|Thimbleberries...from the watercolor journal of Marilynn Brandenburger|
check out her work here
Growing up downstate, I had never heard of thimbleberries, which I'd describe as a floral, tart raspberry with smaller seeds. They are also much easier to pick than raspberries, because they have no thorns. They come into season in the beginning to mid August, and so I planned a trip to our place on Lake Superior to hopefully be timed with the ripening of the berries. All the souvenir shops in the Keweenaw sell thimbleberry jam, but my favorite place to get it is the Jam Pot a bakery and preserves spot in Eagle River. I've always been inspired by their preserves...everything from wild gathered chokecherry and bilberries and rose hips to thimbleberry, their most popular. It's currently selling for $18 a jar. I noticed American Spoon is selling it for $23 a half pint. So I put the family, and our friends Ray and Jen who were up visiting, to work picking berries.
Thanks to the internet, I found that thimbleberries, unlike raspberries, don't need added pectin. The recipes I found said to use equal volumes of berries and sugar and to bring it to a boil. I decided to use equal amounts of sugar and berries by weight instead. Thimbleberries are very fragile -- we collected them in bags and then put them in a bucket. They turn into a a sludge almost immediately upon picking them I poured them and their juice onto a cookie sheet to pick out any detritus (twigs, stems, the occasional tick) and them combined it with an equal part by weight of sugar. I brought the mixture to a boil for 3 minutes, which seemed to be the average out there on the internet.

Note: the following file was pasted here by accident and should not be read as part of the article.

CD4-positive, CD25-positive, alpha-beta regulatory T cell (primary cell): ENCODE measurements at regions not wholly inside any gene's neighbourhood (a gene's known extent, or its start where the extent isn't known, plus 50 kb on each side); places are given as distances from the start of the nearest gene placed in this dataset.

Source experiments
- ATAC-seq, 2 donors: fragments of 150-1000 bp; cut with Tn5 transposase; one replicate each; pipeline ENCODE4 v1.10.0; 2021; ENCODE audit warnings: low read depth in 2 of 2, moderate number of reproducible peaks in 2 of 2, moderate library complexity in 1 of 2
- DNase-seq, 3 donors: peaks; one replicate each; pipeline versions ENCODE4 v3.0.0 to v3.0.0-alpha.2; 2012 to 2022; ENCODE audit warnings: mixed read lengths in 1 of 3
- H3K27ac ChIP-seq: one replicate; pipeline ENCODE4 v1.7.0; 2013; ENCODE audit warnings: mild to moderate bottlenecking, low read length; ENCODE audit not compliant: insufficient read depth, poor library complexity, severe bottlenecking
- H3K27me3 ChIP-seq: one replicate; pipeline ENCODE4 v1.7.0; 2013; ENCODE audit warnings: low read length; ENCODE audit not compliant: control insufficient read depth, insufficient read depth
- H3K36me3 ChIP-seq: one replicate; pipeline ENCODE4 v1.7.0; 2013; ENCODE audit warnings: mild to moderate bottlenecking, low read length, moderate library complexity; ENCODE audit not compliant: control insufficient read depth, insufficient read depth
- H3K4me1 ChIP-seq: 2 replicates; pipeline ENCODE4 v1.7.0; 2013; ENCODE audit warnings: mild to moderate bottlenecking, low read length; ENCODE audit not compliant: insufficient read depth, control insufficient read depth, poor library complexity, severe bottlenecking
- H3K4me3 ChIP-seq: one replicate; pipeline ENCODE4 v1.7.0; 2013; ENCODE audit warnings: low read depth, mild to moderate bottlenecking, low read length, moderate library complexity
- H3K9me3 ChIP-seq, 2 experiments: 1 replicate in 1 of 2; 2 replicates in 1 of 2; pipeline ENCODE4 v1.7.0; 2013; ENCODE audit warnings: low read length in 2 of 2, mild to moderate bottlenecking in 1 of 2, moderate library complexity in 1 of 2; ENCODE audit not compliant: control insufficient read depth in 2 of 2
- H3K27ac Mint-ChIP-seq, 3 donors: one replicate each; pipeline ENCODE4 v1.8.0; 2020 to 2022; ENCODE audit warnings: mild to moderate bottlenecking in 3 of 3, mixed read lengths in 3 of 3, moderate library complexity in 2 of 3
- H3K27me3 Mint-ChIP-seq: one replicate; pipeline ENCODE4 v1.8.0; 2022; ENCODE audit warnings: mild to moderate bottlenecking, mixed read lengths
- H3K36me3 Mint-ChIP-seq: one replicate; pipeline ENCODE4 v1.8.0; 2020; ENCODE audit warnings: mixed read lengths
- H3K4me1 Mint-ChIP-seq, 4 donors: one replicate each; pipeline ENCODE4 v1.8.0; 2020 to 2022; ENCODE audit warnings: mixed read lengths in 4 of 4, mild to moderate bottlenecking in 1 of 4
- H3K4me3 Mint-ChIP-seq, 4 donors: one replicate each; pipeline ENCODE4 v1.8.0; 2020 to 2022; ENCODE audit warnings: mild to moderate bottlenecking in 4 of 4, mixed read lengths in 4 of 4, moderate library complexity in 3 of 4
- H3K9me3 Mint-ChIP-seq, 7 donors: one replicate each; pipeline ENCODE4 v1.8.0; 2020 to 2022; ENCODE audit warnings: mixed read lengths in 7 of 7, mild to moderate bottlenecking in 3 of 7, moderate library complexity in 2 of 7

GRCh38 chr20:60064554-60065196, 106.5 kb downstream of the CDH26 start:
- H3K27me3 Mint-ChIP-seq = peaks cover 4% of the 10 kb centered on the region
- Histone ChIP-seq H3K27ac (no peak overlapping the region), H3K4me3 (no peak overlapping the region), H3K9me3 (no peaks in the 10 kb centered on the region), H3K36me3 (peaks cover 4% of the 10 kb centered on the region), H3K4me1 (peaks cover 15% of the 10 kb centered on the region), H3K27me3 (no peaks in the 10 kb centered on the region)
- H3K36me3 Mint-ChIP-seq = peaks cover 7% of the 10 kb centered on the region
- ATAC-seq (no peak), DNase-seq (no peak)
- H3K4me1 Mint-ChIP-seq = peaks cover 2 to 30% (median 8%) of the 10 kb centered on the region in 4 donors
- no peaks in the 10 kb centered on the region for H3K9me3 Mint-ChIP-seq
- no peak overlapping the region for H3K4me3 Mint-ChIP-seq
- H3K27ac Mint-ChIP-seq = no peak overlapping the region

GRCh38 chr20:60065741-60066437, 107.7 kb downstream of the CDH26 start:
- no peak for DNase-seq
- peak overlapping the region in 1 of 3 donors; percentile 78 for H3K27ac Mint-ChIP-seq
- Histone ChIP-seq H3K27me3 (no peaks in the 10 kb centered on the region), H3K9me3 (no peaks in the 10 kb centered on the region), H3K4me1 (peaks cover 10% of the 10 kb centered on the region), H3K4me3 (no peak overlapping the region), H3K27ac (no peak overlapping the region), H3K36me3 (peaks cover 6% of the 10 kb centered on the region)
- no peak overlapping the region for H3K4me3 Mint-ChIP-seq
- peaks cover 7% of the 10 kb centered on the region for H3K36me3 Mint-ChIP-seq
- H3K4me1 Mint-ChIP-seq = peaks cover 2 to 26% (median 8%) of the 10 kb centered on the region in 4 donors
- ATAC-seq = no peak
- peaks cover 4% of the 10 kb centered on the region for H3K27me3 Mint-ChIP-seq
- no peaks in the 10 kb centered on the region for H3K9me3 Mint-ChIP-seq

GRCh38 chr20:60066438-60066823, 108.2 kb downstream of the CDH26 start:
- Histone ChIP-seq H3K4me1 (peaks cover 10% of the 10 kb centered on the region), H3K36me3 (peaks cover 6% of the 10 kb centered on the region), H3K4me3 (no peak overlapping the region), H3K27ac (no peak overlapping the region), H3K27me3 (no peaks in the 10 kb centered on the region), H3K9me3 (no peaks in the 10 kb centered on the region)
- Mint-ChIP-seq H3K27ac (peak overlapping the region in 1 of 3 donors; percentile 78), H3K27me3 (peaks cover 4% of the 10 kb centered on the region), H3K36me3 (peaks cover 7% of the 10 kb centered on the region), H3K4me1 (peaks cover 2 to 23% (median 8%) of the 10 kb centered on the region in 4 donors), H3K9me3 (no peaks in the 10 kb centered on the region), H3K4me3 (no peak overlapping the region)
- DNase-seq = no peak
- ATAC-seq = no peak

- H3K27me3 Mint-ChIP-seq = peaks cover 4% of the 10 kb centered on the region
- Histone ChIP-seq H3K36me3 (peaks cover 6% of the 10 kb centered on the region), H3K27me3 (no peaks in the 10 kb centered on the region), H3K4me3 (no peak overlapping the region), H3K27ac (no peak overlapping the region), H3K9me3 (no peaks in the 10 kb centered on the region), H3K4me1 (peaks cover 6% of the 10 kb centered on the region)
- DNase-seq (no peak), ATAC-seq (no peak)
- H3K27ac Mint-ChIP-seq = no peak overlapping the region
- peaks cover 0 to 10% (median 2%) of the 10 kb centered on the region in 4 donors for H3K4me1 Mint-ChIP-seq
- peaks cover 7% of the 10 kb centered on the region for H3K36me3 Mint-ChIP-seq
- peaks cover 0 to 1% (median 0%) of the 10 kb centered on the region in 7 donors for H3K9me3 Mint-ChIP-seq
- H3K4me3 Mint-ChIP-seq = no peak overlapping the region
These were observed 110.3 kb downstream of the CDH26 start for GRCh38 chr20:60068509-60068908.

After 3 minutes of stirring constantly, I put the jam in hot half pint jars with 1/2 inch headspace and processed for 10 minutes in a boiling water bath.
We picked 7 lbs of berries, which resulted in 22 half pints of jam.....that's about $400 worth of jam!